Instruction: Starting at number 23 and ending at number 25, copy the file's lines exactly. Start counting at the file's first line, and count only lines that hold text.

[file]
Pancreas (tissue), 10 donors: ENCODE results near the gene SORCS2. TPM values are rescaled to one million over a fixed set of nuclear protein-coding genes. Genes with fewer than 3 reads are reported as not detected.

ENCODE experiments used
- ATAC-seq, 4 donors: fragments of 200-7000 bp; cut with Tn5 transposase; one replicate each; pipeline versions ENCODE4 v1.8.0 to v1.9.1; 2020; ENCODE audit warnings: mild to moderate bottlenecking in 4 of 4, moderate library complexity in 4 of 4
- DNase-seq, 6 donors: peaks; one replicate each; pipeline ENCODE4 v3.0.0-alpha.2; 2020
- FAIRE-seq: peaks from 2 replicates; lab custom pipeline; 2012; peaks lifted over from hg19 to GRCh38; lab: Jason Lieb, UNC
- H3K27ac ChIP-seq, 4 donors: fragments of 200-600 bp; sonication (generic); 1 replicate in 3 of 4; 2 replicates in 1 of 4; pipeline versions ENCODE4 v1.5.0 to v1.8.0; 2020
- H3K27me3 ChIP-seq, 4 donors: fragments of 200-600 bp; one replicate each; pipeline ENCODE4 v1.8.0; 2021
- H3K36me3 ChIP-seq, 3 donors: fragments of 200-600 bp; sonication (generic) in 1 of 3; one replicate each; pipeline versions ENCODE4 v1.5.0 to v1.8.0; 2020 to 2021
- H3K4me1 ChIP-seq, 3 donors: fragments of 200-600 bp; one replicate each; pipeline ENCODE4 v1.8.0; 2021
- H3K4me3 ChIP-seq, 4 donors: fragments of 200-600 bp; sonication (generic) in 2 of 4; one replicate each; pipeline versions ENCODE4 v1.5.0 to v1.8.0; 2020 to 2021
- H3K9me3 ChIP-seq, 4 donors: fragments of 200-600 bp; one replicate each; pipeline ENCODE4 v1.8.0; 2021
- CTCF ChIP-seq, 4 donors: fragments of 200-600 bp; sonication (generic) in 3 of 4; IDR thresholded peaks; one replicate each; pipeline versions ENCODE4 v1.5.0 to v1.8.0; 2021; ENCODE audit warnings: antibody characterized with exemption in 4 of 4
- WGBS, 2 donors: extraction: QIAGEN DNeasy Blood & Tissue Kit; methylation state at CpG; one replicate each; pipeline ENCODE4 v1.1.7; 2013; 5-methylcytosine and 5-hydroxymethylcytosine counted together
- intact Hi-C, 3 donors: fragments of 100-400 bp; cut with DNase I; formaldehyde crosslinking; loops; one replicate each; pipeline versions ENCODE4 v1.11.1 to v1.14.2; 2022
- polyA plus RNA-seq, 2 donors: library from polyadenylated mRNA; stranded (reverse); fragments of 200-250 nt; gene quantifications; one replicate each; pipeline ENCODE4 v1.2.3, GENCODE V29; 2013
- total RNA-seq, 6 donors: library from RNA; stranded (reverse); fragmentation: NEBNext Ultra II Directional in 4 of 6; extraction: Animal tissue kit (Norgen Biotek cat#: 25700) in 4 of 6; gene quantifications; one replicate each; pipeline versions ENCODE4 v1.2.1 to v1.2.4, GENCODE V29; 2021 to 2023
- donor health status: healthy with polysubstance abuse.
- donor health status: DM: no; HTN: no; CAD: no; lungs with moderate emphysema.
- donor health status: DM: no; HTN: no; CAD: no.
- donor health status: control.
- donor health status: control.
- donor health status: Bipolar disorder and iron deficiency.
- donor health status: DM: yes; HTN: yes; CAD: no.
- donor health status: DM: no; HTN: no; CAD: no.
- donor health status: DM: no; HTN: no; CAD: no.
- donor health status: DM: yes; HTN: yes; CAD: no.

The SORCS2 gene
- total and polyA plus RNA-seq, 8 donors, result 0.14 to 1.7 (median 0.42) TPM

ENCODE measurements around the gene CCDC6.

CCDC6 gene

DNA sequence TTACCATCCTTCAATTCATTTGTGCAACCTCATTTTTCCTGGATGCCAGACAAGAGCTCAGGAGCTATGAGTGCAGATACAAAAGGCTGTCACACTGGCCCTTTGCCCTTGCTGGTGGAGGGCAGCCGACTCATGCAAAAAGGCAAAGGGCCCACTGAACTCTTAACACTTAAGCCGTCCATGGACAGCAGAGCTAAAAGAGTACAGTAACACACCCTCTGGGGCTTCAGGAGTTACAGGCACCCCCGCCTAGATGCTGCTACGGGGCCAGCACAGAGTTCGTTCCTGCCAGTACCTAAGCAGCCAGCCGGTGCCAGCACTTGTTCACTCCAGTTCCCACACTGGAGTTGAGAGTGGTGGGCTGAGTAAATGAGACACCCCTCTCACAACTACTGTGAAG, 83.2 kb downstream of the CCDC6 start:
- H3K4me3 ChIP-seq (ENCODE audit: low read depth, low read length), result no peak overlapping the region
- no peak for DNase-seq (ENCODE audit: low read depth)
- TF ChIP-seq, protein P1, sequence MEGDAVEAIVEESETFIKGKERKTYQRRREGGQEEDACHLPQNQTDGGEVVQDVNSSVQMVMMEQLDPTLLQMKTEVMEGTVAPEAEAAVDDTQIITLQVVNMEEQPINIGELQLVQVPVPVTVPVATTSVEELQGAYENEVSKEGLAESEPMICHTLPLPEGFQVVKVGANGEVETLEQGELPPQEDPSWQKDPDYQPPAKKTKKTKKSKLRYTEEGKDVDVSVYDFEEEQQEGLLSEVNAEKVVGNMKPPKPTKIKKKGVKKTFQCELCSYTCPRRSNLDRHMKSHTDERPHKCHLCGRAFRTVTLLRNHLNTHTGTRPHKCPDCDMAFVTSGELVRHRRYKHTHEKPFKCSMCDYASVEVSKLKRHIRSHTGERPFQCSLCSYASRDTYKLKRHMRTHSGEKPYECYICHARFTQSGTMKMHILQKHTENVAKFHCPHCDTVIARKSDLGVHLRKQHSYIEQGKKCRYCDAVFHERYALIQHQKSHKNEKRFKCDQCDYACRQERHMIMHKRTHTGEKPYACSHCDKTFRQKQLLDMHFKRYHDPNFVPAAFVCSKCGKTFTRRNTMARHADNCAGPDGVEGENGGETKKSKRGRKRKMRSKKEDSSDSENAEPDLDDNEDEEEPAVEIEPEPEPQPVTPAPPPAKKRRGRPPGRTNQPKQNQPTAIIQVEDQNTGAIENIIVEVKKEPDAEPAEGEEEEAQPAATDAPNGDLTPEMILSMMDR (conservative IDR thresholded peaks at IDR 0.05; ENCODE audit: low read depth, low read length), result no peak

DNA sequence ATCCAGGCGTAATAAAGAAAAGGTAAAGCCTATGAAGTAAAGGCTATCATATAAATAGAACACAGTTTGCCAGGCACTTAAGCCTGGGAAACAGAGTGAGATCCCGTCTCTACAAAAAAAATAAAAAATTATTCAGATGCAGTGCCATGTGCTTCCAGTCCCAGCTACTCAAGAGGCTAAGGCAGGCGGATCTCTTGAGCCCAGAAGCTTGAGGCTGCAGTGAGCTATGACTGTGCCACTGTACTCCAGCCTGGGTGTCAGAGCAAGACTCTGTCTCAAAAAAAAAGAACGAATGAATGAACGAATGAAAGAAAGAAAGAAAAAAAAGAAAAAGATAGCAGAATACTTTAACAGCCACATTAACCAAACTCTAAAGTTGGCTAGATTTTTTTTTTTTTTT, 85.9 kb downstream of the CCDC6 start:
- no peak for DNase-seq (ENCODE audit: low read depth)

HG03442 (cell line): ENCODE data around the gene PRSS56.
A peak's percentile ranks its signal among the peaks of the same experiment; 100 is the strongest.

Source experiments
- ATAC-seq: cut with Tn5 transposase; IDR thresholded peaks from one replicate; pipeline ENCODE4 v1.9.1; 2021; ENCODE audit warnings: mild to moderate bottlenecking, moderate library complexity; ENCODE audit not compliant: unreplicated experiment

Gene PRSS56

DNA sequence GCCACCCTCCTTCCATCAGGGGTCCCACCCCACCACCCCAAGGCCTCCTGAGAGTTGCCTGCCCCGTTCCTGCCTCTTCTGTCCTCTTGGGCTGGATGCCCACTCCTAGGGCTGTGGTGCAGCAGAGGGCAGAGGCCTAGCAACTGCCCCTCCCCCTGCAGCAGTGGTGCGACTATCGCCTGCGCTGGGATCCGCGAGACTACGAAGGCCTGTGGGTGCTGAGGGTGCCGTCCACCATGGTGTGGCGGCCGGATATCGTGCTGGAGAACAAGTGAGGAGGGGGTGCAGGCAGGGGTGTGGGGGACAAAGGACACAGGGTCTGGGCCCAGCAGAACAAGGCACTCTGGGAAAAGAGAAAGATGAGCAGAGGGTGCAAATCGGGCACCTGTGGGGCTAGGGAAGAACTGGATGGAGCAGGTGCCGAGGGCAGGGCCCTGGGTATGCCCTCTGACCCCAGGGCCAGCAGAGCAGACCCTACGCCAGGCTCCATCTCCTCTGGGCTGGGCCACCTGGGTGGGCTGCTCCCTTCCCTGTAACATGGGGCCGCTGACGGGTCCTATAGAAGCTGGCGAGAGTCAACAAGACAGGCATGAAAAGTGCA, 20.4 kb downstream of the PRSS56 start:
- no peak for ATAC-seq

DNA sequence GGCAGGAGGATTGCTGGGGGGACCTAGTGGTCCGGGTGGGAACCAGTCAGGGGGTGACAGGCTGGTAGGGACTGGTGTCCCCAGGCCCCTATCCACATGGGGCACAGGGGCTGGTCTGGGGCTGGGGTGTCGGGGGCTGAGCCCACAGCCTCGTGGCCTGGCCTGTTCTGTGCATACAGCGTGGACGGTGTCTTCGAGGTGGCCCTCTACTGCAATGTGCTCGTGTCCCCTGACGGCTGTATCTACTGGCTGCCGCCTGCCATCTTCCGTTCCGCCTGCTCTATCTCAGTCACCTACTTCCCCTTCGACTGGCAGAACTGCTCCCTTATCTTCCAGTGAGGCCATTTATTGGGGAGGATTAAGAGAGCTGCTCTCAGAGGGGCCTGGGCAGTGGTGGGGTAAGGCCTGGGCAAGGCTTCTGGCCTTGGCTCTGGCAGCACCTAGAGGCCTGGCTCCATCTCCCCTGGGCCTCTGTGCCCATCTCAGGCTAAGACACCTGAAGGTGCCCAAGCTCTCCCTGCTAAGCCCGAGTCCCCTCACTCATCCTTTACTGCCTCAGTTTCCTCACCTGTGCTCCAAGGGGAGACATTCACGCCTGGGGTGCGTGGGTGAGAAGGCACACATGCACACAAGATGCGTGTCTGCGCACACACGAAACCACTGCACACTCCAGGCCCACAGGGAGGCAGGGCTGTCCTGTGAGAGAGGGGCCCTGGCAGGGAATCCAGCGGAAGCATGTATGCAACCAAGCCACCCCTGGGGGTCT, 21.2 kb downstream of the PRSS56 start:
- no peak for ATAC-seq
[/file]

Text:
- donor health status: DM: yes; HTN: yes; CAD: no.
- donor health status: DM: no; HTN: no; CAD: no.
- donor health status: DM: no; HTN: no; CAD: no.